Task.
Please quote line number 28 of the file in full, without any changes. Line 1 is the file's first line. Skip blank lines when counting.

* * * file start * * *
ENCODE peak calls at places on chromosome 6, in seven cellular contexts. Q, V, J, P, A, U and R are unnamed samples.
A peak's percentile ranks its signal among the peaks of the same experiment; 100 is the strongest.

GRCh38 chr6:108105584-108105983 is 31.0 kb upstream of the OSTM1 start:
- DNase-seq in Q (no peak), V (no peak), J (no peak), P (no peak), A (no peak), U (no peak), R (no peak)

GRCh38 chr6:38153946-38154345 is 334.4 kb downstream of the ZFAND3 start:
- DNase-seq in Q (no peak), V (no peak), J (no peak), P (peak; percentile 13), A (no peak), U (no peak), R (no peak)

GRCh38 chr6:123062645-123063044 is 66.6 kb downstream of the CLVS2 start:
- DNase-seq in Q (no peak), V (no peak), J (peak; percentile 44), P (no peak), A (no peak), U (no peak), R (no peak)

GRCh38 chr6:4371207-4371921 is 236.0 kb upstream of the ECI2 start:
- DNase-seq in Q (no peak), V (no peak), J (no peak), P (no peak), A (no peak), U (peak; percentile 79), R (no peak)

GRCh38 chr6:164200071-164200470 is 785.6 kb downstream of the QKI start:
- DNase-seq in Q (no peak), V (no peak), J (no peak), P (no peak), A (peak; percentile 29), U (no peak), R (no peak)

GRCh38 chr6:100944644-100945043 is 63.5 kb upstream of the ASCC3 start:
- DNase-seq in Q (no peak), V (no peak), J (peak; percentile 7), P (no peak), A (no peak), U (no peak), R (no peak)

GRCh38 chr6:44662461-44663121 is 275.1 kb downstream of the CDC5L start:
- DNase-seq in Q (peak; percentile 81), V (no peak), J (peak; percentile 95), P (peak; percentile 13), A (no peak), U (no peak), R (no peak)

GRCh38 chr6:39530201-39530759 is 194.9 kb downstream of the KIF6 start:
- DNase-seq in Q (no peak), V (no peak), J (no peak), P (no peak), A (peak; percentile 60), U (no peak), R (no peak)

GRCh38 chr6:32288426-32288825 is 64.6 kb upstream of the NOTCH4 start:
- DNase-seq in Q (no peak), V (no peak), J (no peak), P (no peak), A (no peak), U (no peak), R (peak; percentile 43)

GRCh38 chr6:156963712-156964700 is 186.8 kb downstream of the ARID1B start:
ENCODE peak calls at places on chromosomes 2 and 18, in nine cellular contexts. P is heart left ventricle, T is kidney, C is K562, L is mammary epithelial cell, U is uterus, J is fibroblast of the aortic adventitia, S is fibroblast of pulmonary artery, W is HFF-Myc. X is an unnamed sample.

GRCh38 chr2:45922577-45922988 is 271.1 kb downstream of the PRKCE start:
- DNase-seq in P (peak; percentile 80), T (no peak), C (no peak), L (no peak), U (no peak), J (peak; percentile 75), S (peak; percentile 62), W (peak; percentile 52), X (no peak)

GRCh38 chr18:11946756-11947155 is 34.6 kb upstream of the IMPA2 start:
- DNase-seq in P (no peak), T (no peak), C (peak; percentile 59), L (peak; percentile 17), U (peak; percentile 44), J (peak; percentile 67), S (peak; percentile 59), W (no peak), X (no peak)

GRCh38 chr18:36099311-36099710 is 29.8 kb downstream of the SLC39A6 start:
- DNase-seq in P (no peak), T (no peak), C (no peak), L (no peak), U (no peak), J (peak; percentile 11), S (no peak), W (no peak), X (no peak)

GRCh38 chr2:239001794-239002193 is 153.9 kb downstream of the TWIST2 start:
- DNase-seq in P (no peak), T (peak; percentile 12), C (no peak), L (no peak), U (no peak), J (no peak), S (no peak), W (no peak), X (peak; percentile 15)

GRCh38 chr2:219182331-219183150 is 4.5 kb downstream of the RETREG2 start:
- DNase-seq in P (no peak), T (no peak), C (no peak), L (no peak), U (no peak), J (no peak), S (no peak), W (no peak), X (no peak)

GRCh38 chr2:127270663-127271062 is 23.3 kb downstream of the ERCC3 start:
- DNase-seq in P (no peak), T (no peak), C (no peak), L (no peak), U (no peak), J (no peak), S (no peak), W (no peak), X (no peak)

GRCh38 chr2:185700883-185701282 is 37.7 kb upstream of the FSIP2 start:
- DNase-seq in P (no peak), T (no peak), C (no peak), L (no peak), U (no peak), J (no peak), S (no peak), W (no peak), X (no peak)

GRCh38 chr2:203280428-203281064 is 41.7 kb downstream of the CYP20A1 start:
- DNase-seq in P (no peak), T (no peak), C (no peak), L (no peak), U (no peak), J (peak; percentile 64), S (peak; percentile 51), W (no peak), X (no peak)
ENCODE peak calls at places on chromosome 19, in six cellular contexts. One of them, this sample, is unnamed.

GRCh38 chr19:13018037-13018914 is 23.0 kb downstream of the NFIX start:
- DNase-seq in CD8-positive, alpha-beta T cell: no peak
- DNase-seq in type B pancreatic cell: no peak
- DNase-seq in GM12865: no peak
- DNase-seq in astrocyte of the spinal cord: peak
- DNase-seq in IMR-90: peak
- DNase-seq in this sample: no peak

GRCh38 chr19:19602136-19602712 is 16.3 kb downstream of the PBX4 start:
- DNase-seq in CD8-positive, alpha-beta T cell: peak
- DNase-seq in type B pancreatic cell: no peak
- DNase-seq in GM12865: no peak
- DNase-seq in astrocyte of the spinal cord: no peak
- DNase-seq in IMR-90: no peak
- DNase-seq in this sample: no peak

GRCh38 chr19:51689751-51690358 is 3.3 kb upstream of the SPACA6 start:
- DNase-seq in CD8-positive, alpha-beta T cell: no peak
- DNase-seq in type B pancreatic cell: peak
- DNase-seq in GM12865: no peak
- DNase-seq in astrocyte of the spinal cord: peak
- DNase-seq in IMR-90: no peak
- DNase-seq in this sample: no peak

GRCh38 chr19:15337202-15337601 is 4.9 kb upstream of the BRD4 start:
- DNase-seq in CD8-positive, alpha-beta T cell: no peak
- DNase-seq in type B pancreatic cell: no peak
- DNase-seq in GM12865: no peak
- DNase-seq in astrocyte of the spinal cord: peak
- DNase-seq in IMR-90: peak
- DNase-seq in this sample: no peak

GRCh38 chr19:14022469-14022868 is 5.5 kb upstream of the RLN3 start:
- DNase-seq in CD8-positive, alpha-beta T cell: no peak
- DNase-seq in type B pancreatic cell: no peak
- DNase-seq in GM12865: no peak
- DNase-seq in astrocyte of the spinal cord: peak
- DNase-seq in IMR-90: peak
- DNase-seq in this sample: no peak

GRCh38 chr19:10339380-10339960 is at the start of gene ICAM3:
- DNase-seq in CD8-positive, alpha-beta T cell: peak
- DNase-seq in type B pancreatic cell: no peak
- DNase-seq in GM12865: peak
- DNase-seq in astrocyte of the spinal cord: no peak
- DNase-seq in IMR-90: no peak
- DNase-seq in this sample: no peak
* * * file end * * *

- DNase-seq in P (no peak), T (no peak), C (no peak), L (no peak), U (no peak), J (peak; percentile 11), S (no peak), W (no peak), X (no peak)